Jesse Berst's Global Smart Energy and Michael Butler's Cascadia Capital have assembled this multi-part series where business leaders share their opinions on the future of the smart grid. This first installment features the The Brattle Group's Peter Fox-Penner and Ahmad Faruqui.
The Brattle Group provides consulting and expert testimony in economics, finance, and regulation to corporations, law firms and governments around the world.
Q: What is the most important next step in the development of the smart grid?
A: The most important first step is a comprehensive assessment of the benefits and costs of various elements of the smart grid, including elements involving all stages of the industry, from generation to the end user. The assessment should identify the net benefits, associated uncertainties, key drivers and unresolved policy issues. This assessment should also incorporate information from many projects, pilots and studies that are ongoing.
Those features that have high net benefits and low uncertainty should proceed toward full-scale implementation, beginning possibly with large-scale demonstrations. Those features that have high net benefits and high uncertainty should be tested through pilot programs and further research.
It is likely that several regulatory barriers will be identified during the assessment. It will be important to understand the barriers and create a ‘collaborative’ process for addressing them. Foremost on the list will be the disincentive utilities have for implementing programs that encourage consumers to use less energy, lower energy costs and improve the environment while at the same lowering utility earnings. There are several ways of addressing these barriers and they need to be revisited. Another barrier that is likely to surface is the restrictions placed by regulations on the role utilities can play beyond the meter. There are several ways of addressing these barriers and they, too, need to be assessed.
Q: What kind of “shovel-ready” jobs can the smart grid produce?
A: There are many programs on the customer side of the meter that are ready for immediate deployment. These include the deployment of smart meters. Of the 142 million meters, only 5 percent are smart. Smart meters can make customers aware of the cost of power and, if people are enabled with smart meters and in-home displays, they can help reduce peak demands and energy consumption. We have estimated that this benefit would be worth $80 billion in reduced power costs over the next four decades.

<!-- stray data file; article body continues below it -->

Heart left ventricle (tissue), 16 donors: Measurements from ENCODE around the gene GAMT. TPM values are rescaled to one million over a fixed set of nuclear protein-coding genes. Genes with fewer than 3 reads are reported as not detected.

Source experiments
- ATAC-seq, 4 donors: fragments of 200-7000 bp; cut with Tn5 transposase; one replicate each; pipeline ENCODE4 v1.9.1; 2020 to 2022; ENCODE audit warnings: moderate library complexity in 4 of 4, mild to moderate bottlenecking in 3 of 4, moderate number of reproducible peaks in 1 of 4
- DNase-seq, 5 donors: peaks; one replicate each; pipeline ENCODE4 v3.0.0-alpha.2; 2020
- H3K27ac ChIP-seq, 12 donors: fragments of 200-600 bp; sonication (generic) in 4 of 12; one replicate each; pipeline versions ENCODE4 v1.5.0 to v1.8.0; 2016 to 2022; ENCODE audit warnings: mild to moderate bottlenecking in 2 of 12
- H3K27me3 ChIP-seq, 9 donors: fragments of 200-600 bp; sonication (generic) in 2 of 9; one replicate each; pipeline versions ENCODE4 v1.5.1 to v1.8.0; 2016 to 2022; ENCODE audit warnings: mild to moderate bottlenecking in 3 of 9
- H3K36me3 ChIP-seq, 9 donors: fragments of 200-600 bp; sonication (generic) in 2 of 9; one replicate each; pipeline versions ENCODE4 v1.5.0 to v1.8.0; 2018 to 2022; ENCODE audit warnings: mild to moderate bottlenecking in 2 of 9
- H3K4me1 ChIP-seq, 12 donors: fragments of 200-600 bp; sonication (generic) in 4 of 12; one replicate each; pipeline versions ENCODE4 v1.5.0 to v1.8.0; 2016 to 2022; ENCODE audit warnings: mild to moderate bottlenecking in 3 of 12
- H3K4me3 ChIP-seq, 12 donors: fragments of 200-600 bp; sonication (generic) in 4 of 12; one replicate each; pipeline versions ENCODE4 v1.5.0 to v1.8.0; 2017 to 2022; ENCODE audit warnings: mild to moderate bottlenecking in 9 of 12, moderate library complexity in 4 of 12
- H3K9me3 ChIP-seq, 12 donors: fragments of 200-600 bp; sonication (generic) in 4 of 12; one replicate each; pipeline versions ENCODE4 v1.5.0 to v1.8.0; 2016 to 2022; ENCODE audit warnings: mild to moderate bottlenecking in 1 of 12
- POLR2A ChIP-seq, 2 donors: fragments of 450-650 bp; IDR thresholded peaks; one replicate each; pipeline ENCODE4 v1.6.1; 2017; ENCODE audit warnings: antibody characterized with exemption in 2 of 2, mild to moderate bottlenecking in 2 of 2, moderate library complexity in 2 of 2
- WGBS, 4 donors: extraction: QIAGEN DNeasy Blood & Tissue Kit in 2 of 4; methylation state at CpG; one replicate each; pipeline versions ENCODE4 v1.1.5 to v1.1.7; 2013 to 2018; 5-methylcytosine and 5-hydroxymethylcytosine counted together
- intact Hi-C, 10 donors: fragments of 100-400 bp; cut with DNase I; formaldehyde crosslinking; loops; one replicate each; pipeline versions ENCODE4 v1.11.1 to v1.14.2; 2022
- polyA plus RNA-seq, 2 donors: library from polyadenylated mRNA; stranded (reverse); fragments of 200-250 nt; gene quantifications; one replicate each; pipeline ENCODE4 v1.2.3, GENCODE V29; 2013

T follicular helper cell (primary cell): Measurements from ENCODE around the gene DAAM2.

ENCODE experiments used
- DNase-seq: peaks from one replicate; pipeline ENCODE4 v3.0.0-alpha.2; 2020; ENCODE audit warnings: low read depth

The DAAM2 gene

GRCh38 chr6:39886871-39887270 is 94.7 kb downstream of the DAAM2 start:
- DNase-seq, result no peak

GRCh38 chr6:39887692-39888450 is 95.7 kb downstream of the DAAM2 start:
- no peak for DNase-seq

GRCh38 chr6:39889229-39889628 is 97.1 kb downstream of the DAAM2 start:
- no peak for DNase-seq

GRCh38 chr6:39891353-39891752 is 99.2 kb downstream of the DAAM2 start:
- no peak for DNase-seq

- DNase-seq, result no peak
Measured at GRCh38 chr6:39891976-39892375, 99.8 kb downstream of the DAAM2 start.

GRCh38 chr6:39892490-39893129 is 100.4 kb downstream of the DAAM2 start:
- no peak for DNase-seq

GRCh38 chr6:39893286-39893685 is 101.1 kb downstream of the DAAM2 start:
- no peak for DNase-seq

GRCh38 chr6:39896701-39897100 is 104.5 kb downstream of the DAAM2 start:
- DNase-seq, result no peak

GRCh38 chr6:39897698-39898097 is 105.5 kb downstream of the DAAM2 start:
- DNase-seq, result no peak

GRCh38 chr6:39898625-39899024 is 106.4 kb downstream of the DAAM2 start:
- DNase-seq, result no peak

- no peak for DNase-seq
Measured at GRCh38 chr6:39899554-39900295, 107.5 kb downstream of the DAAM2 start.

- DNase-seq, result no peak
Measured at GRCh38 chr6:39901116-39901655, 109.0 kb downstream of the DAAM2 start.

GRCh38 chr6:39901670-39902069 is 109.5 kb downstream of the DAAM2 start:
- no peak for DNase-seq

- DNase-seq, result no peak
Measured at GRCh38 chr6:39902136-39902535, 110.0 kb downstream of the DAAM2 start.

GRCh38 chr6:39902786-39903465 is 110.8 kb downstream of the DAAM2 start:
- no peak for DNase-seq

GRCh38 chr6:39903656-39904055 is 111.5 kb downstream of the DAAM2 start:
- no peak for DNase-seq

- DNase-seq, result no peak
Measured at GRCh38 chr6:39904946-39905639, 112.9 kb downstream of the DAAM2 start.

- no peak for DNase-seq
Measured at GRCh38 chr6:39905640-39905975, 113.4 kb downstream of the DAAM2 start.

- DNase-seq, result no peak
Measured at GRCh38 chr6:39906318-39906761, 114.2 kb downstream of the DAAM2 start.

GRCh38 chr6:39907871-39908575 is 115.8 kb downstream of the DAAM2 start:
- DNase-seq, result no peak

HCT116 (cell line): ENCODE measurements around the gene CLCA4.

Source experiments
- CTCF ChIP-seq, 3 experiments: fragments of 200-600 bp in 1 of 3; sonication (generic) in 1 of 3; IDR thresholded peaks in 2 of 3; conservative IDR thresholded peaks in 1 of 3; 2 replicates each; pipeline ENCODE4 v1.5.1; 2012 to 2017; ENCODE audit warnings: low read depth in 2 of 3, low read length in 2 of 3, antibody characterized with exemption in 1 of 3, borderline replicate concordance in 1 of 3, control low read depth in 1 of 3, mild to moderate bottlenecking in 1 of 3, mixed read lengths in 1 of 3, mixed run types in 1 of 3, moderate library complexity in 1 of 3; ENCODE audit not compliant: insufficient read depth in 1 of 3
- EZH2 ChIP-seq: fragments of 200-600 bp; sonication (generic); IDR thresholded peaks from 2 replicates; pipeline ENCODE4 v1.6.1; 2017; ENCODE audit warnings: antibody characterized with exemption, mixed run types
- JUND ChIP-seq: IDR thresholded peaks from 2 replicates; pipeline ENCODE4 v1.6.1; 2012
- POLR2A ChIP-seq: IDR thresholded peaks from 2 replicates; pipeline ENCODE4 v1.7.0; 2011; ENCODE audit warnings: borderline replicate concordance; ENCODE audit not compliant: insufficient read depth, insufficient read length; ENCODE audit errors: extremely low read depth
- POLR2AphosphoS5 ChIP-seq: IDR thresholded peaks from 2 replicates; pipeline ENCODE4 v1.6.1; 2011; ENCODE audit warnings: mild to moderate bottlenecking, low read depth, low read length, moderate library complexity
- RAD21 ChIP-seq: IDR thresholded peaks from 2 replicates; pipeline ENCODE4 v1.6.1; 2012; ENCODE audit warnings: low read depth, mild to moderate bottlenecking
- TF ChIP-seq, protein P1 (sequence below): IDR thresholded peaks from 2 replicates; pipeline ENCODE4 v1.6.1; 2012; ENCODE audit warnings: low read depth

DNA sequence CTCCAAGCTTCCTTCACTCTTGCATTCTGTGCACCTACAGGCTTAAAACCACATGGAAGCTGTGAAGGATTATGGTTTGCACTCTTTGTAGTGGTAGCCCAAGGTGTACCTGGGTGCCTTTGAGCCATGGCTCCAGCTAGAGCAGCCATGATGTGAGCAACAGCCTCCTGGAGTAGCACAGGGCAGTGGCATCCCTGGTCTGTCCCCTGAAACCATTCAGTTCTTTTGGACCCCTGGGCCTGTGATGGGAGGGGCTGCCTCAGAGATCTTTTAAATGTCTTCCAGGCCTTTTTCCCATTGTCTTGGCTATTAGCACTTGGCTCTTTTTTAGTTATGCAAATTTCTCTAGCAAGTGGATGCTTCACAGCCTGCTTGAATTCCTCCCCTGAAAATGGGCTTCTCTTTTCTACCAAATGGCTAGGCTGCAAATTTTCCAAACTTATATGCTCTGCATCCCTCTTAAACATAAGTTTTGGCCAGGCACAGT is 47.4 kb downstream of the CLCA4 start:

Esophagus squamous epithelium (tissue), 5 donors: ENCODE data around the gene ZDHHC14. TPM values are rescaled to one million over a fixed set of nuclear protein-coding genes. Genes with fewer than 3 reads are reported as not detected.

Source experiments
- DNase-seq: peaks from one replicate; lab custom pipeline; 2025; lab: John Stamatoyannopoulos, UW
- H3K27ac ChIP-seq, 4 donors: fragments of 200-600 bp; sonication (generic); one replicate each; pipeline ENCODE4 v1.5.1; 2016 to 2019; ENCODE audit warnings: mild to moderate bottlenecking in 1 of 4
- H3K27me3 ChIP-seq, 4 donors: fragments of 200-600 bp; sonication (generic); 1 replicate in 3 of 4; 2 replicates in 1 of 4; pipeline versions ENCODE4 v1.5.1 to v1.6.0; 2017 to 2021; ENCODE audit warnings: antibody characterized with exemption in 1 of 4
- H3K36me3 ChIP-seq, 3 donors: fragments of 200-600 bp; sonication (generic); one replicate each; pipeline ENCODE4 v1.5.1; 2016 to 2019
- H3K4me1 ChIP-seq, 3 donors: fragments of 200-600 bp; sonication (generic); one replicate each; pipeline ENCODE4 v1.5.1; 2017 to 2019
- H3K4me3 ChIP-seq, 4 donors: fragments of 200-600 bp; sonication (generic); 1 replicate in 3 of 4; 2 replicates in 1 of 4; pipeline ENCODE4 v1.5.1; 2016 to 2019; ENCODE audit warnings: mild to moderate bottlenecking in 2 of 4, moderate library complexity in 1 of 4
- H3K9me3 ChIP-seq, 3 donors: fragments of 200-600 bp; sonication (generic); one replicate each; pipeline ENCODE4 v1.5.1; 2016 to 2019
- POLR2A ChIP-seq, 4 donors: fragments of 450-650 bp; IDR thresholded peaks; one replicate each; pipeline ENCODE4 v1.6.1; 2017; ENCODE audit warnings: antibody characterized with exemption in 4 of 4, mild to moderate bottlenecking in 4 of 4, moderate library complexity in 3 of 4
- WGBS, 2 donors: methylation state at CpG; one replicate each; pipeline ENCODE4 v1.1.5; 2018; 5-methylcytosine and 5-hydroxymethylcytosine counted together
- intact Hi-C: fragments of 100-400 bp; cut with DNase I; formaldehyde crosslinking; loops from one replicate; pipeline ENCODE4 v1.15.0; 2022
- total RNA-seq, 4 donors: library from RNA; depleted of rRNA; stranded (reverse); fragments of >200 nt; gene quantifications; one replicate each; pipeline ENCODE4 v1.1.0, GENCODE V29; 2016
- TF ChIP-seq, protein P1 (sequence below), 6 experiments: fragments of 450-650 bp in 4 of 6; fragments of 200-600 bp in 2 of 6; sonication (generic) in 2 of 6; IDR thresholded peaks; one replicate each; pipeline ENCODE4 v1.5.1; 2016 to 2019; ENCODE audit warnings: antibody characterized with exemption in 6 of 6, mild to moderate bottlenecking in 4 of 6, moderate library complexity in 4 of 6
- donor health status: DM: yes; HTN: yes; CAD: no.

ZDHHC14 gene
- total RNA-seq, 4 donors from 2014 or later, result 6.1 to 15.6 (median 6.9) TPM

Q: What role should the federal government play in this transformation? What role should the states play?
A: The federal government can provide leadership by funding national and regional assessments of net-benefits, funding large-scale demonstrations and conducting well-designed experiments with new rate designs and new technologies. The federal government must also play a key role in providing credible, balanced educational materials and programs on smart grid technology, especially to state regulators and other stakeholders involved in state-level deployment and funding decisions.
As the nation’s central energy R&D agency, the Department of Energy should lead and coordinate federal, state and international public and private R&D into new smart grid technologies, making sure that the role of public R&D is appropriate. Finally, the federal government should determine the appropriate type and level of activities that will foster technical standards to facilitate smart grid expansion; then it should work to facilitate such standards.
States need to be closely involved in this process as well. They regulate the retail sale of electricity and have an important influence on smart rate design and revenue decoupling mechanisms. They also establish the boundary conditions on what utilities are allowed to do on the customer-side of the meter. It may make sense to hold workshops to identify the various players in the smart grid space and to seek to identify the roles each can play in that space. Without such a reconsideration of roles, the players may engage in sub-optimal strategies.
(Pictured above The Brattle Group's Peter Fox-Penner, Principal and Chairman Emeritus, left, and Ahmad Faruqui, Principal, right.)
This piece is not connected with Greentech Media News. The views expressed here are those of the authors and are not endorsed by Greentech Media.